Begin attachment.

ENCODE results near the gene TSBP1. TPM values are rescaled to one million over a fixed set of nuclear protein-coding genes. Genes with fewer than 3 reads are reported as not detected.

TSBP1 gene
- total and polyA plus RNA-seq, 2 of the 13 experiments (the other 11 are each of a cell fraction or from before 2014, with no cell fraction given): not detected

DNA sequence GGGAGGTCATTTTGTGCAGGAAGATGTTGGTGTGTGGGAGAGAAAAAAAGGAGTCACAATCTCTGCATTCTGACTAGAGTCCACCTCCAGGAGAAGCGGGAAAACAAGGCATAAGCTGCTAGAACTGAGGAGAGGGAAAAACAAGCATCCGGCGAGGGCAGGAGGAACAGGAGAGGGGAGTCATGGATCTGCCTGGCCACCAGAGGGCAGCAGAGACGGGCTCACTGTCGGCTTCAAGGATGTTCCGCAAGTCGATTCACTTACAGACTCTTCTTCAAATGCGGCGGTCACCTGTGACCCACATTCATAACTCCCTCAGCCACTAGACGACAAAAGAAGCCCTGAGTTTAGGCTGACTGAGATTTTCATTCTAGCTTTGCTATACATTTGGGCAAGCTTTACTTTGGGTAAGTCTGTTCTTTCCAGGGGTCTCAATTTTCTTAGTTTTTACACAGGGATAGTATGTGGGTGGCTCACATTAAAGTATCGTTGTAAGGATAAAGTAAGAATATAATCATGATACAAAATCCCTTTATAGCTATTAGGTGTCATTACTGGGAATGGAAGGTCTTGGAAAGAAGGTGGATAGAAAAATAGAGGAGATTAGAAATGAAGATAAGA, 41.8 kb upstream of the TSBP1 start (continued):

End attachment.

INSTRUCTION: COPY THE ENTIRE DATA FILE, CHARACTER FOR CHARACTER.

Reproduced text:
ENCODE results near the gene TSBP1. TPM values are rescaled to one million over a fixed set of nuclear protein-coding genes. Genes with fewer than 3 reads are reported as not detected.

TSBP1 gene
- total and polyA plus RNA-seq, 2 of the 13 experiments (the other 11 are each of a cell fraction or from before 2014, with no cell fraction given): not detected

DNA sequence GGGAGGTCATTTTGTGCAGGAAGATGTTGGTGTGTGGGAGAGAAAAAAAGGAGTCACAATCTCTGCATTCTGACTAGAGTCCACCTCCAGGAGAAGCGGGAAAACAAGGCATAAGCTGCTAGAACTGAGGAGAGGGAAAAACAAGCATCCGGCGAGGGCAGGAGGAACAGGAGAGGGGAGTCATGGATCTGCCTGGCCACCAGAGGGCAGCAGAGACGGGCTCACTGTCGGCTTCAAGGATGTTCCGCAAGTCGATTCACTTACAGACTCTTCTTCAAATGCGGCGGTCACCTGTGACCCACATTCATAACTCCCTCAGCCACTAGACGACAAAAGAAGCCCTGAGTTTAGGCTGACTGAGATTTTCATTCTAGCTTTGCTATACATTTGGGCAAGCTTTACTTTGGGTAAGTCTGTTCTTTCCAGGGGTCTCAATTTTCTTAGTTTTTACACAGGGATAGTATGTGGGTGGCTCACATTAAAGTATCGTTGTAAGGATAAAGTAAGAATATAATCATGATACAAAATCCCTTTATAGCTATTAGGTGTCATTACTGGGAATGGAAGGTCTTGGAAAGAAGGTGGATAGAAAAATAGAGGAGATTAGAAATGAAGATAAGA, 41.8 kb upstream of the TSBP1 start (continued):